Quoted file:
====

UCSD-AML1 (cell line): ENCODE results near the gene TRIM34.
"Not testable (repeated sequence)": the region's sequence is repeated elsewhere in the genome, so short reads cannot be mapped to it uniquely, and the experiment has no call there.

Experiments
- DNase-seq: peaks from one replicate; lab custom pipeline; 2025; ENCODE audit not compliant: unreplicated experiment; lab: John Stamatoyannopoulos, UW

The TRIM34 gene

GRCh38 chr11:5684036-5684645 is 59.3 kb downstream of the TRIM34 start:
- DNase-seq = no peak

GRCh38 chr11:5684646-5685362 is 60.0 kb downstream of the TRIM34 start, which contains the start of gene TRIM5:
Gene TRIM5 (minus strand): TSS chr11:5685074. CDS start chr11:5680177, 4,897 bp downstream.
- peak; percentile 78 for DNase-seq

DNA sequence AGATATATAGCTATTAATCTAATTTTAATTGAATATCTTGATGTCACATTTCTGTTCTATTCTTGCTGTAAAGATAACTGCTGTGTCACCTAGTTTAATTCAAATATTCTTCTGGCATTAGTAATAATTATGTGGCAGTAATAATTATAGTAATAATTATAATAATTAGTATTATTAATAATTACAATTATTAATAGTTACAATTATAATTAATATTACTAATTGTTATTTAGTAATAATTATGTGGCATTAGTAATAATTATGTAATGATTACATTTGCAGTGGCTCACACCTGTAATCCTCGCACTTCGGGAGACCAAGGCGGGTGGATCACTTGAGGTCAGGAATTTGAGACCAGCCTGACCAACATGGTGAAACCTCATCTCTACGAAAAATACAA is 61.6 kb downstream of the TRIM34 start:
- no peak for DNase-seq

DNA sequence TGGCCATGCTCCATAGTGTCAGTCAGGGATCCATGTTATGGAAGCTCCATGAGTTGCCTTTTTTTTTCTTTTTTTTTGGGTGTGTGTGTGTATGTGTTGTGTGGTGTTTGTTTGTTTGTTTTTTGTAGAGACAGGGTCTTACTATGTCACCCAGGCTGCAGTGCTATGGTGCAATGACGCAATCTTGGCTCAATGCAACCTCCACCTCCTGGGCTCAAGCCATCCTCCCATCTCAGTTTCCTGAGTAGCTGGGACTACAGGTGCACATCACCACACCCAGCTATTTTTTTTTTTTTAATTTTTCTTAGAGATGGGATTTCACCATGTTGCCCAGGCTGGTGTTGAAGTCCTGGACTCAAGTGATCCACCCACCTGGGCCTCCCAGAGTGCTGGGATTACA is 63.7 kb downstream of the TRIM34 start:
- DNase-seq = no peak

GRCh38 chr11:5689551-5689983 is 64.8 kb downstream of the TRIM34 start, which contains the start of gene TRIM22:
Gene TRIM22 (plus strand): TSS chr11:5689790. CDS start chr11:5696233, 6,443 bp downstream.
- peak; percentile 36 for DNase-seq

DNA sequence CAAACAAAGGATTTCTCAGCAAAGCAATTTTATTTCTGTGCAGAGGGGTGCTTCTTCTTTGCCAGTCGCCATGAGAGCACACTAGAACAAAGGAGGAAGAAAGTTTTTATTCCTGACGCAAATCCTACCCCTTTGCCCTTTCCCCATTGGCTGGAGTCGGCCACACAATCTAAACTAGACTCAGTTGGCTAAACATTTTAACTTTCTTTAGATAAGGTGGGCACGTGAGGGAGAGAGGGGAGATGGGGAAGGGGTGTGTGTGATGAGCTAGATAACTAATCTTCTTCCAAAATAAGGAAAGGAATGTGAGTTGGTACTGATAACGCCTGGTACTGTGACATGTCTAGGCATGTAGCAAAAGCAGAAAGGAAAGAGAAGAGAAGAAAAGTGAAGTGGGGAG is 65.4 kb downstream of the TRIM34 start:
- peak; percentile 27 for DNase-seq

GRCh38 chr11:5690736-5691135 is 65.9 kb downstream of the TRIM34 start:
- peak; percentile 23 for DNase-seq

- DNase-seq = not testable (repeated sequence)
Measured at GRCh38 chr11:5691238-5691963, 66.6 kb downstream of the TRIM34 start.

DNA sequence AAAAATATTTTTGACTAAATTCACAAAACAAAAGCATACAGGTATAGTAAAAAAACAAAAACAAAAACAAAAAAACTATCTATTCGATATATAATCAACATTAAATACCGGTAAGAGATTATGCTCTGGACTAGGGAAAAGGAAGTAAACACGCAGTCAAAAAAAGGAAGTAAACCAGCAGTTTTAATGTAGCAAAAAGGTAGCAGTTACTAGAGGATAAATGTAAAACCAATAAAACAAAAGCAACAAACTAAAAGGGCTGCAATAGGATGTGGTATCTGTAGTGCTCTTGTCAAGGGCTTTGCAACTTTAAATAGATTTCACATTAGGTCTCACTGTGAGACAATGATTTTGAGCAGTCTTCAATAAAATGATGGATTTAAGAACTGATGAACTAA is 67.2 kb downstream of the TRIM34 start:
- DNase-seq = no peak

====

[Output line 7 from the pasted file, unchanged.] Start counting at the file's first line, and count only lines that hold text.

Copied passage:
- DNase-seq = no peak